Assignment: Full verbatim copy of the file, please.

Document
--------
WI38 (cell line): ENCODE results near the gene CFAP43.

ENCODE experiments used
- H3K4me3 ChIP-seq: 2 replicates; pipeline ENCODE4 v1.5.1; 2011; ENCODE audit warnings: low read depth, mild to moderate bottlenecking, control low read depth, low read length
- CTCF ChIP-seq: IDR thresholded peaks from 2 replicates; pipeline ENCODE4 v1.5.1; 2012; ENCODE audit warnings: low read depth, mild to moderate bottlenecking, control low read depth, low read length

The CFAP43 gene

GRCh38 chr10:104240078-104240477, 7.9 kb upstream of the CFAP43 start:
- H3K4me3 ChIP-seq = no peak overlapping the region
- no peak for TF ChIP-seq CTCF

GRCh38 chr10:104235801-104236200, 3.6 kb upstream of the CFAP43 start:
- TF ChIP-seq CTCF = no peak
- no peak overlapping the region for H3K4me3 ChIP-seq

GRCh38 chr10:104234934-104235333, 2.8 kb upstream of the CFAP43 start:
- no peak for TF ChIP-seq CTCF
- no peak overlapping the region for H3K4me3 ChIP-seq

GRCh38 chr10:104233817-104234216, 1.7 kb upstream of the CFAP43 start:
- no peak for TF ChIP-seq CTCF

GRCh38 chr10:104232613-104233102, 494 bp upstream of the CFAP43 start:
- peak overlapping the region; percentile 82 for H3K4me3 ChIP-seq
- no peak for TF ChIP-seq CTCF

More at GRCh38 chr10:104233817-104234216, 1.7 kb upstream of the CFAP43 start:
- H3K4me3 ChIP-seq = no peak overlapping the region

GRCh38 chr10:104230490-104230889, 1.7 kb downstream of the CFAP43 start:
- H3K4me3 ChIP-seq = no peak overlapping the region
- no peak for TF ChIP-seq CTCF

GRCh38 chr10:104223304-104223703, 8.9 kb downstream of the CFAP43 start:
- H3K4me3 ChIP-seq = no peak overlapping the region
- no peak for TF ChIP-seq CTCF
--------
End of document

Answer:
WI38 (cell line): ENCODE results near the gene CFAP43.

ENCODE experiments used
- H3K4me3 ChIP-seq: 2 replicates; pipeline ENCODE4 v1.5.1; 2011; ENCODE audit warnings: low read depth, mild to moderate bottlenecking, control low read depth, low read length
- CTCF ChIP-seq: IDR thresholded peaks from 2 replicates; pipeline ENCODE4 v1.5.1; 2012; ENCODE audit warnings: low read depth, mild to moderate bottlenecking, control low read depth, low read length

The CFAP43 gene

GRCh38 chr10:104240078-104240477, 7.9 kb upstream of the CFAP43 start:
- H3K4me3 ChIP-seq = no peak overlapping the region
- no peak for TF ChIP-seq CTCF

GRCh38 chr10:104235801-104236200, 3.6 kb upstream of the CFAP43 start:
- TF ChIP-seq CTCF = no peak
- no peak overlapping the region for H3K4me3 ChIP-seq

GRCh38 chr10:104234934-104235333, 2.8 kb upstream of the CFAP43 start:
- no peak for TF ChIP-seq CTCF
- no peak overlapping the region for H3K4me3 ChIP-seq

GRCh38 chr10:104233817-104234216, 1.7 kb upstream of the CFAP43 start:
- no peak for TF ChIP-seq CTCF

GRCh38 chr10:104232613-104233102, 494 bp upstream of the CFAP43 start:
- peak overlapping the region; percentile 82 for H3K4me3 ChIP-seq
- no peak for TF ChIP-seq CTCF

More at GRCh38 chr10:104233817-104234216, 1.7 kb upstream of the CFAP43 start:
- H3K4me3 ChIP-seq = no peak overlapping the region

GRCh38 chr10:104230490-104230889, 1.7 kb downstream of the CFAP43 start:
- H3K4me3 ChIP-seq = no peak overlapping the region
- no peak for TF ChIP-seq CTCF

GRCh38 chr10:104223304-104223703, 8.9 kb downstream of the CFAP43 start:
- H3K4me3 ChIP-seq = no peak overlapping the region
- no peak for TF ChIP-seq CTCF